Jasmine tea is high in antioxidants that help reduce free radical damage and may have cancer-fighting properties.

Test-tube and animal studies found that polyphenols — such as the ECGC in green tea — reduced tumor size, stimulated cancer cell death, and suppressed the growth and spread of cancer cells (31, 32).

In a review, green tea polyphenols stopped the growth and spread of bladder cancer cells and induced cancer cell death in animal and test-tube research. However, human studies on green tea polyphenols and bladder cancer showed inconsistent results (33).

What’s more, a study observed that drinking 10 Japanese-sized cups (40.6 ounces or 1.2 liters) of green tea daily, supplemented with tablets of green tea extract, reduced the recurrence of colon cancer cells in people with colon cancer by 51.6% (34).

Additionally, drinking green tea has been associated with a lower risk of prostate and breast cancer (35, 36).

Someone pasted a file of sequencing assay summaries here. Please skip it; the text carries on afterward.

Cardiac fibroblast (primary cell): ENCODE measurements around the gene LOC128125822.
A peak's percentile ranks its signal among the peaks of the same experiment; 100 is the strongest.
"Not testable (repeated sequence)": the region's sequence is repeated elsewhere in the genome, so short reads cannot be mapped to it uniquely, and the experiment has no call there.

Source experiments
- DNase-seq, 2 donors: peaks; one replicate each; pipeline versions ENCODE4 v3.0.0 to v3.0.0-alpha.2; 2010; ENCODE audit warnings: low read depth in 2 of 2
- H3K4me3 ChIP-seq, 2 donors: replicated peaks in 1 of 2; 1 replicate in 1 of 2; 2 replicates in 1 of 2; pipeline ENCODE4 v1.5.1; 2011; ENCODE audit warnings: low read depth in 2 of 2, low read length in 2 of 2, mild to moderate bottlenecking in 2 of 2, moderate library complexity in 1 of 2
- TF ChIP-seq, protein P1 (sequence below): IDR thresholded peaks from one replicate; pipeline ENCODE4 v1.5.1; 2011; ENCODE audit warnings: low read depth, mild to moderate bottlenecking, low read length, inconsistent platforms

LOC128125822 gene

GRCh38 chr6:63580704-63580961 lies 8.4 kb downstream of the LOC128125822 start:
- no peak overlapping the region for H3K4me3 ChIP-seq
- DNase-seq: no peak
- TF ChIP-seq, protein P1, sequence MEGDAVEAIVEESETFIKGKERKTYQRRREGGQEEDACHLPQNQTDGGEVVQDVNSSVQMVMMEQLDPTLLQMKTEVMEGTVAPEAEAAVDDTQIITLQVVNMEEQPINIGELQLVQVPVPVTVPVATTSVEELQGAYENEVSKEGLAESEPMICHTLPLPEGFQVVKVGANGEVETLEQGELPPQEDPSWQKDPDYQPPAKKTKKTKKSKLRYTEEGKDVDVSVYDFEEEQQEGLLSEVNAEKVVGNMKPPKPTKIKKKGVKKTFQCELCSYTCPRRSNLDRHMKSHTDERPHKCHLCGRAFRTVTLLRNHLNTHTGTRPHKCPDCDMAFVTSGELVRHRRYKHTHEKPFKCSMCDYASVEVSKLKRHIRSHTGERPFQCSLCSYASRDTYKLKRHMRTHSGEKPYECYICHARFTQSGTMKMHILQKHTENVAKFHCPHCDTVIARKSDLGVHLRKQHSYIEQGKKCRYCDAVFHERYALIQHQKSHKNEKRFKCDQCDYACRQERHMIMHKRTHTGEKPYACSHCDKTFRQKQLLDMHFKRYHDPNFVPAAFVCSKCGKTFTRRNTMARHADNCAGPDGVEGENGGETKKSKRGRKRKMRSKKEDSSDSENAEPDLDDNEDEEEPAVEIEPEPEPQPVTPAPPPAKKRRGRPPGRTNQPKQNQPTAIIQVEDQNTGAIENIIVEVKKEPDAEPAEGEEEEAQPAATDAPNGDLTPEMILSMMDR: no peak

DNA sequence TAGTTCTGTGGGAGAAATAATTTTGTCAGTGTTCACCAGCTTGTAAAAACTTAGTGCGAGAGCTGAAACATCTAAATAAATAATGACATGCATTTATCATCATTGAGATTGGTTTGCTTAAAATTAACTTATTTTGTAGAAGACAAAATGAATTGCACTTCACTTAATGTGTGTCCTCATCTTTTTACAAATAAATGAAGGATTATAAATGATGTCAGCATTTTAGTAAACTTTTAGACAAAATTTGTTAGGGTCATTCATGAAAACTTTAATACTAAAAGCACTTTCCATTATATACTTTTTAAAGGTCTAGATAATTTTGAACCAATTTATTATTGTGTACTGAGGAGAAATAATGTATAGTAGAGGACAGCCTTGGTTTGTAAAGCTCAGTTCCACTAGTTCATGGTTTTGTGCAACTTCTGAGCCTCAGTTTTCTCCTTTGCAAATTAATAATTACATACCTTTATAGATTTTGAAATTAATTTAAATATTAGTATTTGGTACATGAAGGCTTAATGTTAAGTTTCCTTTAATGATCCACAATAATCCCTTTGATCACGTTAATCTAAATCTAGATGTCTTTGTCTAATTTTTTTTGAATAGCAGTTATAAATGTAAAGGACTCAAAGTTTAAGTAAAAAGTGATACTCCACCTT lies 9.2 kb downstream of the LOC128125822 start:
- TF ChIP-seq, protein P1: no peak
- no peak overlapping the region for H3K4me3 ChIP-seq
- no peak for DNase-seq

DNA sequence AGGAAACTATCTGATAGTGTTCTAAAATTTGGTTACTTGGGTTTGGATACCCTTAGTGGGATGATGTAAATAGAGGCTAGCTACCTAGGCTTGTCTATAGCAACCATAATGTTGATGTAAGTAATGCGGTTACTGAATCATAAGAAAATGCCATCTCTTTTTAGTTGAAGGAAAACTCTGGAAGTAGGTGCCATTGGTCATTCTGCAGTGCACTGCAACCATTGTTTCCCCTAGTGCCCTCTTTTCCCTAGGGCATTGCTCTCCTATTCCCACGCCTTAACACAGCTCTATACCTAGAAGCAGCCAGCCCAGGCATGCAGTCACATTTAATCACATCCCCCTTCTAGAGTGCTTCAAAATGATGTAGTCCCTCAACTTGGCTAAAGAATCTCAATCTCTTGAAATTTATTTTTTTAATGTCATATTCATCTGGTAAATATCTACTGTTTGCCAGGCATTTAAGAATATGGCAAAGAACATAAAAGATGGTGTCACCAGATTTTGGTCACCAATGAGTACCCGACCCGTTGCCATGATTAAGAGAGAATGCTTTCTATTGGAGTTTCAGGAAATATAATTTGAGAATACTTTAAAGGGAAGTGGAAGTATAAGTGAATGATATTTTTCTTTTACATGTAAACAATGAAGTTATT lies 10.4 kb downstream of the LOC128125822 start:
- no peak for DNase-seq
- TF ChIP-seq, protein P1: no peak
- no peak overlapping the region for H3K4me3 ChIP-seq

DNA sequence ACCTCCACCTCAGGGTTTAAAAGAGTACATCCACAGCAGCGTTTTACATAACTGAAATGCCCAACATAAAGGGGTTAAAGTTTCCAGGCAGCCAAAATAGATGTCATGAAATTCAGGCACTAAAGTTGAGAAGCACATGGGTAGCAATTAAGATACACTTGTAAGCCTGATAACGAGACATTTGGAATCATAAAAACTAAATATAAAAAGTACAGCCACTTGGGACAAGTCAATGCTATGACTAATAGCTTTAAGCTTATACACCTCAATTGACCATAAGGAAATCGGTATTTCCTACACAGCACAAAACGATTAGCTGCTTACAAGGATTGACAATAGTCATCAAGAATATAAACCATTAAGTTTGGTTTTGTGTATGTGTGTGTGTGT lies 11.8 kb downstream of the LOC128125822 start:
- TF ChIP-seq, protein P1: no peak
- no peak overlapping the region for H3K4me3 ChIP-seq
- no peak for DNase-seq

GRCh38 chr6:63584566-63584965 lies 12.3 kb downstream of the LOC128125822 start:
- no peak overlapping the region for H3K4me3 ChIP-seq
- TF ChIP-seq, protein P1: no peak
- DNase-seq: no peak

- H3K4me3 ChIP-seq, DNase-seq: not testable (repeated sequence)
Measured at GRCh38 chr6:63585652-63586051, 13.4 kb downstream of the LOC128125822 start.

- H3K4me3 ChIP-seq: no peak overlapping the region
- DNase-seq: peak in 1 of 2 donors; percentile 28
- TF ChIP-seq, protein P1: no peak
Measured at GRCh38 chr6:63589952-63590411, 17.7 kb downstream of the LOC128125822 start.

Though these results are promising, more high-quality human studies on jasmine tea and cancer risk are needed before it can be confidently recommended.

Summary Animal, test-tube, and human research show that jasmine tea polyphenols may help suppress the growth and spread of cancer cells — but more research in this area is needed.

Jasmine tea is not only very healthy but also delicious and easy to add to your diet. It has a fragrant floral aroma with a sweet, subtle taste.

The tea can be purchased as tea bags, loose leaves, and pearls. Still, it’s best to choose loose leaves or pearls, as tea bags typically contain broken leaves and other undesired parts of the plant that can affect the tea’s taste.

To prepare the leaves or pearls, simply add them to a pot and add hot water between 160–180°F (70–80°C). Avoid using boiling water as it can ruin the tea’s delicate flavor. Let the tea steep for 3–5 minutes, then strain and serve.